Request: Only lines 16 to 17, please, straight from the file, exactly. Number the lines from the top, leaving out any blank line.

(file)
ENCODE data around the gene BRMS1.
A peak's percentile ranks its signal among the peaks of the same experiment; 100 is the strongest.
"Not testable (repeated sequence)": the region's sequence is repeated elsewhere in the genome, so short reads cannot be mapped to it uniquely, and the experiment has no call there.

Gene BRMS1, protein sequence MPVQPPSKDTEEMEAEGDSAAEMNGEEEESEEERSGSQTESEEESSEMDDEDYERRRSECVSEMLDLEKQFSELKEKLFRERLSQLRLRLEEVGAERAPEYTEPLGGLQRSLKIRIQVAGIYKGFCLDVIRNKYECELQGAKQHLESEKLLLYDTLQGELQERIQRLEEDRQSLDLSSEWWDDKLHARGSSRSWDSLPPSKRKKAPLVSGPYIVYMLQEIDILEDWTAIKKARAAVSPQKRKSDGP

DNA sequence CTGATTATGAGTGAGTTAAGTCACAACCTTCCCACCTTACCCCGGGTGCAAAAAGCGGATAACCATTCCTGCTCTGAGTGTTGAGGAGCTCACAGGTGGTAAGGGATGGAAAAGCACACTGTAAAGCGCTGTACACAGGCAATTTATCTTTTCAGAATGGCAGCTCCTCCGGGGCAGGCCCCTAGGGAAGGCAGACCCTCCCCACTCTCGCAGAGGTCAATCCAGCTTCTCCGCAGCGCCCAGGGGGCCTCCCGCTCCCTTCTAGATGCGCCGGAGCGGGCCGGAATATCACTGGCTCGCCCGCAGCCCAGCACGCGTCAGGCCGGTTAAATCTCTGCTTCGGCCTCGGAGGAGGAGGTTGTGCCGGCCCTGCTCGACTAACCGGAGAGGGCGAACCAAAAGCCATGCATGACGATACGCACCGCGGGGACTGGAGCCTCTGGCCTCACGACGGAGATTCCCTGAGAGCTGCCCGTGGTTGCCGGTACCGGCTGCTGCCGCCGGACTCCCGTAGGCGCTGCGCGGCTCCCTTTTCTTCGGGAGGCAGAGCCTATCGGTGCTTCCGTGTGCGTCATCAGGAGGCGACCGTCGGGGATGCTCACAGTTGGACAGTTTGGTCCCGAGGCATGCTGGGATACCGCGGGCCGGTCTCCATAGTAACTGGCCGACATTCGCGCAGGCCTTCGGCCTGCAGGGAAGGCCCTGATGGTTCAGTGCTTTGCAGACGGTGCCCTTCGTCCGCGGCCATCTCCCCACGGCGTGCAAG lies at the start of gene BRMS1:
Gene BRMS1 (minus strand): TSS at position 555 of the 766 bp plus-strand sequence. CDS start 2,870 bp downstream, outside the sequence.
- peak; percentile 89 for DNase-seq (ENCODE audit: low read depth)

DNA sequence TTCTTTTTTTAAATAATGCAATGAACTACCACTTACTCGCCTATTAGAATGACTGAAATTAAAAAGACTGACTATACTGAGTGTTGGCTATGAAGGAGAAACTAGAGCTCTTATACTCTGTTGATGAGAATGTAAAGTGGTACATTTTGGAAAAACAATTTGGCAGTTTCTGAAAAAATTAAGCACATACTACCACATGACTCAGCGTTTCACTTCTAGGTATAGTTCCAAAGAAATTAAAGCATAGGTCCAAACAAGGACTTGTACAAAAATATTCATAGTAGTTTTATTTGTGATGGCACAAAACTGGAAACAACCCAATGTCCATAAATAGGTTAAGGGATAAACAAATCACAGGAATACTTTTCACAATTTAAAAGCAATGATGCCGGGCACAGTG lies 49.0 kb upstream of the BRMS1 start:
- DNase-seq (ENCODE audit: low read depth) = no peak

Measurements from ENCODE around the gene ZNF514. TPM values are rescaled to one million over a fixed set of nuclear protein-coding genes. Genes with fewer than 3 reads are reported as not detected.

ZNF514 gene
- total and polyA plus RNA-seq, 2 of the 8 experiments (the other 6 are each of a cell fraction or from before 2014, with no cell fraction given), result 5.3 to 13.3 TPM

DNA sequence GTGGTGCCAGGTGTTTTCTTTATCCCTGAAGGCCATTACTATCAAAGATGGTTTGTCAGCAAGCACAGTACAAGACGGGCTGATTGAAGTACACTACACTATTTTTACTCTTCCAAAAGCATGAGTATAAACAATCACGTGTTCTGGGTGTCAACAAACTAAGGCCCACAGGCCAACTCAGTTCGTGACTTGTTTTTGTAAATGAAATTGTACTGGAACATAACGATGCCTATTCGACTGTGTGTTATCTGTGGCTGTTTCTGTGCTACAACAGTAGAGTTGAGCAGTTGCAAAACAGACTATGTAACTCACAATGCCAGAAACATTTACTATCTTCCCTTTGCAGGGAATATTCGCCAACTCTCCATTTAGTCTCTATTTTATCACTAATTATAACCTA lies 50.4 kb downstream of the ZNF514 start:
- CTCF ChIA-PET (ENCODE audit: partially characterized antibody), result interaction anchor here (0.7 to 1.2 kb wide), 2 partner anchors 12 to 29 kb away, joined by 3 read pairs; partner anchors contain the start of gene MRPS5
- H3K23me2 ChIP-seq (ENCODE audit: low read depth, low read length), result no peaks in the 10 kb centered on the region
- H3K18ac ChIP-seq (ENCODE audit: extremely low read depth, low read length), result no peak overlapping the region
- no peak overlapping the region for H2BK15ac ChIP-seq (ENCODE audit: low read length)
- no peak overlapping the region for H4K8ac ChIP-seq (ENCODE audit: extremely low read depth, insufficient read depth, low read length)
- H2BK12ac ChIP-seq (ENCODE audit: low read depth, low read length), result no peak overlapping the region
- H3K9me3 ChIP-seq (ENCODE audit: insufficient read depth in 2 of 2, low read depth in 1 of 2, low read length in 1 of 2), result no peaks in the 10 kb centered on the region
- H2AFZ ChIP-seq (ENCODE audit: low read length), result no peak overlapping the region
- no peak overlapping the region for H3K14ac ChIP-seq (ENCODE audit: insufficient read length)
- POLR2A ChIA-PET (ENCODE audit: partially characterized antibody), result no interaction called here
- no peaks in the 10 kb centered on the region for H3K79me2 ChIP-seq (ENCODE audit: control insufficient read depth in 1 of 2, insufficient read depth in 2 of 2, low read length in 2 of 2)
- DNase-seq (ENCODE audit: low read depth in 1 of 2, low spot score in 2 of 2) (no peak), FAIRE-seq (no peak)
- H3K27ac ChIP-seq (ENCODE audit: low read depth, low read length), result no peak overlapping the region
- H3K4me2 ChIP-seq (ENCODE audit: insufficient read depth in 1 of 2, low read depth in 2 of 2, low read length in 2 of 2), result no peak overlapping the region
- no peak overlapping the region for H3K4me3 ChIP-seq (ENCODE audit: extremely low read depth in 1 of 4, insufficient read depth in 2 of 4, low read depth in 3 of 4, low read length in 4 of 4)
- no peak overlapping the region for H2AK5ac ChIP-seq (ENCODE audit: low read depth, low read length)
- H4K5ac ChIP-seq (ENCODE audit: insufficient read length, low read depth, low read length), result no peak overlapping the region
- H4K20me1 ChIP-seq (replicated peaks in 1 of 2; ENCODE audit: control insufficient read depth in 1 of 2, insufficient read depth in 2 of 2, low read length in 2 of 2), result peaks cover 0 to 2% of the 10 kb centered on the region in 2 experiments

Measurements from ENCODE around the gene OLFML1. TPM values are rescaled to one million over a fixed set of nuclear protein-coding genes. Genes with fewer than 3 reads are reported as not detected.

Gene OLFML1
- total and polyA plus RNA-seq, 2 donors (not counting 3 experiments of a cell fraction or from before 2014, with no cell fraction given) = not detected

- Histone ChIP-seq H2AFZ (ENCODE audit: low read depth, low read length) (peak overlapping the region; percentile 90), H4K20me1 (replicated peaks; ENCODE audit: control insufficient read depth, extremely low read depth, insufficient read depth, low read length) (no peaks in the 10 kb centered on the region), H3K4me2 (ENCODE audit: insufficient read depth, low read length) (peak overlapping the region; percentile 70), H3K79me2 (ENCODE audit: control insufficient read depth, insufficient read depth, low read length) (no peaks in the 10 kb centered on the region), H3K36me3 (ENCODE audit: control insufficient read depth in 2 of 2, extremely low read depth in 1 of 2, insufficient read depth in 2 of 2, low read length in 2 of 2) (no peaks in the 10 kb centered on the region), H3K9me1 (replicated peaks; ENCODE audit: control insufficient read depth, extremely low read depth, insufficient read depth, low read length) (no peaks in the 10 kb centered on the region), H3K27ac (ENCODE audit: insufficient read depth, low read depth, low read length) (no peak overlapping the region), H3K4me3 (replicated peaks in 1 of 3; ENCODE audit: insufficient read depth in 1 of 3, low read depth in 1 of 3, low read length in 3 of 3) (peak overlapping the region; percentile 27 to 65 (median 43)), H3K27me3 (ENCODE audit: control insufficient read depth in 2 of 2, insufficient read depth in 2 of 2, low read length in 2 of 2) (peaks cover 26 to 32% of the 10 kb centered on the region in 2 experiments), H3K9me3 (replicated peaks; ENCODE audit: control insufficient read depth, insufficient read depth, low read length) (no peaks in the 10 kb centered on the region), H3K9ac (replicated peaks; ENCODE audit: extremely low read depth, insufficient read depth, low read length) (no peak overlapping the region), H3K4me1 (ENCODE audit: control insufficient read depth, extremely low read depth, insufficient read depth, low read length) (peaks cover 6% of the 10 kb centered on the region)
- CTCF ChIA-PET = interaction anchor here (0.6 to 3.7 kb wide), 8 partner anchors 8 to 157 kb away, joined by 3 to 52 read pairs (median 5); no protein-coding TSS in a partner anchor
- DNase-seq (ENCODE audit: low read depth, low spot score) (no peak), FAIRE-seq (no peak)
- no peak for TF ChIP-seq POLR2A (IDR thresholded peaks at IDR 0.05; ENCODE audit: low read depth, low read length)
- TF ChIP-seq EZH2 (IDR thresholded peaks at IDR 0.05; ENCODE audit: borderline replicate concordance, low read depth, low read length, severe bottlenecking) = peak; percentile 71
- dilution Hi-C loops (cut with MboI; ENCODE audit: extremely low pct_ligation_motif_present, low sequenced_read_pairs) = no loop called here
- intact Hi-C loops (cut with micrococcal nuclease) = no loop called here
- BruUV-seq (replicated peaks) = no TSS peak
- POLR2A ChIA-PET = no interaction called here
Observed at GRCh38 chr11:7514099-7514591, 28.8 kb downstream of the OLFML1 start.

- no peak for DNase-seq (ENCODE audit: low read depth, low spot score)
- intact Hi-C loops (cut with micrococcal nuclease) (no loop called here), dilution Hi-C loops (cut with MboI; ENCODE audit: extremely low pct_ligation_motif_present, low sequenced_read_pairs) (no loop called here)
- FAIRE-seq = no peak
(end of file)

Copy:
- H3K18ac ChIP-seq (ENCODE audit: extremely low read depth, low read length), result no peak overlapping the region
- no peak overlapping the region for H2BK15ac ChIP-seq (ENCODE audit: low read length)